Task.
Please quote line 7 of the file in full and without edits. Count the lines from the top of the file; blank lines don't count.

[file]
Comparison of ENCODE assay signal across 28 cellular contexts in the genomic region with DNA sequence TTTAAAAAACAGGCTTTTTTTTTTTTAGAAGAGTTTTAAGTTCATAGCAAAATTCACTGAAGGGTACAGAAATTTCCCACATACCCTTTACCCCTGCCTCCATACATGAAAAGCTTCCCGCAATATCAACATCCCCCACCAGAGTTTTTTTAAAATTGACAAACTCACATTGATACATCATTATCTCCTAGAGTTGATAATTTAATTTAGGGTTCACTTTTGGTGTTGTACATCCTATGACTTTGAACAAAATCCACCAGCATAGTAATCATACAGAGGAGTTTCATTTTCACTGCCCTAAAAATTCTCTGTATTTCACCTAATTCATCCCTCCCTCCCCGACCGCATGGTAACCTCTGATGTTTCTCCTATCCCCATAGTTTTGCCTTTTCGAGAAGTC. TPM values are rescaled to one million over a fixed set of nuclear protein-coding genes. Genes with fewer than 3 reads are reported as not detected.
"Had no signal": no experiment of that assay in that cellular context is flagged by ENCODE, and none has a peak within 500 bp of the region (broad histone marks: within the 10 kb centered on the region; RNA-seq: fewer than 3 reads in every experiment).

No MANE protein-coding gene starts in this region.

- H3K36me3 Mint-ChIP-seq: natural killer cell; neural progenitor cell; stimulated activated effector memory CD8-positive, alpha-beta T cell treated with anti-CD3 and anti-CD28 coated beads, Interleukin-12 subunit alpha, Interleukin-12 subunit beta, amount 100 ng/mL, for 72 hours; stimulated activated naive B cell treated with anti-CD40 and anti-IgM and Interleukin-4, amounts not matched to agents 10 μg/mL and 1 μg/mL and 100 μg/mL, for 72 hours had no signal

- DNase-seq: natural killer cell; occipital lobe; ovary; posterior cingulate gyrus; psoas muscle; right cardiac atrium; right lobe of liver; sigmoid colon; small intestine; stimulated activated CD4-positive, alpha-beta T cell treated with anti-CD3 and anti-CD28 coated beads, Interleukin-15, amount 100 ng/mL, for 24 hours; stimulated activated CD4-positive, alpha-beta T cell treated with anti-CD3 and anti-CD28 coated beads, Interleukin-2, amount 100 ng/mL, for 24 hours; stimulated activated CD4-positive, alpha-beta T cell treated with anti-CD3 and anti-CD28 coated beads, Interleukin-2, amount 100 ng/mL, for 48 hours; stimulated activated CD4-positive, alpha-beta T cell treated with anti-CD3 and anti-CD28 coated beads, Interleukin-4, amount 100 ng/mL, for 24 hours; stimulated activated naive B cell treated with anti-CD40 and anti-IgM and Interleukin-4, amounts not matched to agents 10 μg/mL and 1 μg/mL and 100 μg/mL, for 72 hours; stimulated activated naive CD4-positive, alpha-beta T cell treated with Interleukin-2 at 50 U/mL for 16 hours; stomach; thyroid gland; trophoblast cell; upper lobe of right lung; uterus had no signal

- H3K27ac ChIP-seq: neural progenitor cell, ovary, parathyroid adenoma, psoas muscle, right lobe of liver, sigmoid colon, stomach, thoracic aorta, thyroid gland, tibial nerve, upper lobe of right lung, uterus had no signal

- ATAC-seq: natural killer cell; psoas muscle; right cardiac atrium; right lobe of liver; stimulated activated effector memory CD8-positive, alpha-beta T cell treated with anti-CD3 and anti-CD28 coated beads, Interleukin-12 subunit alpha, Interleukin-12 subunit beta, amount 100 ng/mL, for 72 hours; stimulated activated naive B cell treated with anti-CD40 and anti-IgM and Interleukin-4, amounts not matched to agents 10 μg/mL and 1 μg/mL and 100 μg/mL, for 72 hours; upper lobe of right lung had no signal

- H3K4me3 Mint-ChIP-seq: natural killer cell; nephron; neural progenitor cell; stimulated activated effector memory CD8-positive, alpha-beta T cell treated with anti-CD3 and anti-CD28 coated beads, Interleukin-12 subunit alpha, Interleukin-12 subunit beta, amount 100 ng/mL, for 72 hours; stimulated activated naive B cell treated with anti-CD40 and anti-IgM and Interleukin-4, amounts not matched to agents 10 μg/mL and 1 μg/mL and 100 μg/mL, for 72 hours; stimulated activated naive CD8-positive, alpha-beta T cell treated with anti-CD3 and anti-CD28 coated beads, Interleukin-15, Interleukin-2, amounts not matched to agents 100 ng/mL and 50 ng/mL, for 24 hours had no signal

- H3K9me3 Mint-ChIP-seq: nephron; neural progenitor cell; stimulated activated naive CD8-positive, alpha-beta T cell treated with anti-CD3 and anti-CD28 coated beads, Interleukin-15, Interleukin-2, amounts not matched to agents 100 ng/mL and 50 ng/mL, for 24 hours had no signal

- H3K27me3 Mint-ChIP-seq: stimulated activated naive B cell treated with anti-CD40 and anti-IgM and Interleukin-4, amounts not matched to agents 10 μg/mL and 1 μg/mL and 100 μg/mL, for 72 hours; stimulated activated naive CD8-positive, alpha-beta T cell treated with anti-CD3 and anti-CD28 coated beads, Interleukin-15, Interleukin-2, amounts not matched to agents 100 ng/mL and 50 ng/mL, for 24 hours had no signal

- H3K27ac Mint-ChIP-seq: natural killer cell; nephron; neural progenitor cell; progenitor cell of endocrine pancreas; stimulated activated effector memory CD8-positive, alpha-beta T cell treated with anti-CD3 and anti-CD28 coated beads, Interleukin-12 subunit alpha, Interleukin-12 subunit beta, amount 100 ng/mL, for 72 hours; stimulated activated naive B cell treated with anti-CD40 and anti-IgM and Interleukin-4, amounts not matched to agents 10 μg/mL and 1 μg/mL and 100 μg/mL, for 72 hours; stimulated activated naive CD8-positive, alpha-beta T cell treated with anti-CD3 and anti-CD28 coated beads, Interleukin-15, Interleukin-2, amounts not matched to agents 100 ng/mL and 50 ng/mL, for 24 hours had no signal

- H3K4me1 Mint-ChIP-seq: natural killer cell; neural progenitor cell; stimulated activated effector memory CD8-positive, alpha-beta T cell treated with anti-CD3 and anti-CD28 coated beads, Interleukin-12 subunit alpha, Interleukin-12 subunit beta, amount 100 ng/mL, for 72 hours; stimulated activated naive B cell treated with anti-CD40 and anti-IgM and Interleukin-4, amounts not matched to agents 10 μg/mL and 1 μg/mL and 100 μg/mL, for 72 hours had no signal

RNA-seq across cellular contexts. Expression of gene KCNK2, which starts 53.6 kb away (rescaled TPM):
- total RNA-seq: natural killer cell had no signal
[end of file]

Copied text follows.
- ATAC-seq: natural killer cell; psoas muscle; right cardiac atrium; right lobe of liver; stimulated activated effector memory CD8-positive, alpha-beta T cell treated with anti-CD3 and anti-CD28 coated beads, Interleukin-12 subunit alpha, Interleukin-12 subunit beta, amount 100 ng/mL, for 72 hours; stimulated activated naive B cell treated with anti-CD40 and anti-IgM and Interleukin-4, amounts not matched to agents 10 μg/mL and 1 μg/mL and 100 μg/mL, for 72 hours; upper lobe of right lung had no signal